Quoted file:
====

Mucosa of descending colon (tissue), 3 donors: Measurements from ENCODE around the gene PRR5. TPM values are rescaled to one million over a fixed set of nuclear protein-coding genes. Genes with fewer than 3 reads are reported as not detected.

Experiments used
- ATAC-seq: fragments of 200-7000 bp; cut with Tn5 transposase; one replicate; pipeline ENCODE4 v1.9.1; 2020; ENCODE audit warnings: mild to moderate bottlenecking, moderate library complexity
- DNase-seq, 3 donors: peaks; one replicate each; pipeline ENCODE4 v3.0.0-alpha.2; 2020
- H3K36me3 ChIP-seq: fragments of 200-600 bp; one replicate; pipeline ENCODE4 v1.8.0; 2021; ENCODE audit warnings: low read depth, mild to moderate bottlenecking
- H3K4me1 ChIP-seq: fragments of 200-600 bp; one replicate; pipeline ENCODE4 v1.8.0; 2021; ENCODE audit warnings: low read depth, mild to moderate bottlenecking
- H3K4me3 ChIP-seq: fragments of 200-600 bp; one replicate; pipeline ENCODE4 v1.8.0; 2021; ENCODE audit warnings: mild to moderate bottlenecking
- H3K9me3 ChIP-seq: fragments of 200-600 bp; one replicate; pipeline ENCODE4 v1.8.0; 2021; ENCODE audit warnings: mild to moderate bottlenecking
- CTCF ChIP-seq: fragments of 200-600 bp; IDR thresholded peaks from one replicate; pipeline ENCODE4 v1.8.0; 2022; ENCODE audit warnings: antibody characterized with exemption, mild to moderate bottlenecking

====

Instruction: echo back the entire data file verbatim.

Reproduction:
Mucosa of descending colon (tissue), 3 donors: Measurements from ENCODE around the gene PRR5. TPM values are rescaled to one million over a fixed set of nuclear protein-coding genes. Genes with fewer than 3 reads are reported as not detected.

Experiments used
- ATAC-seq: fragments of 200-7000 bp; cut with Tn5 transposase; one replicate; pipeline ENCODE4 v1.9.1; 2020; ENCODE audit warnings: mild to moderate bottlenecking, moderate library complexity
- DNase-seq, 3 donors: peaks; one replicate each; pipeline ENCODE4 v3.0.0-alpha.2; 2020
- H3K36me3 ChIP-seq: fragments of 200-600 bp; one replicate; pipeline ENCODE4 v1.8.0; 2021; ENCODE audit warnings: low read depth, mild to moderate bottlenecking
- H3K4me1 ChIP-seq: fragments of 200-600 bp; one replicate; pipeline ENCODE4 v1.8.0; 2021; ENCODE audit warnings: low read depth, mild to moderate bottlenecking
- H3K4me3 ChIP-seq: fragments of 200-600 bp; one replicate; pipeline ENCODE4 v1.8.0; 2021; ENCODE audit warnings: mild to moderate bottlenecking
- H3K9me3 ChIP-seq: fragments of 200-600 bp; one replicate; pipeline ENCODE4 v1.8.0; 2021; ENCODE audit warnings: mild to moderate bottlenecking
- CTCF ChIP-seq: fragments of 200-600 bp; IDR thresholded peaks from one replicate; pipeline ENCODE4 v1.8.0; 2022; ENCODE audit warnings: antibody characterized with exemption, mild to moderate bottlenecking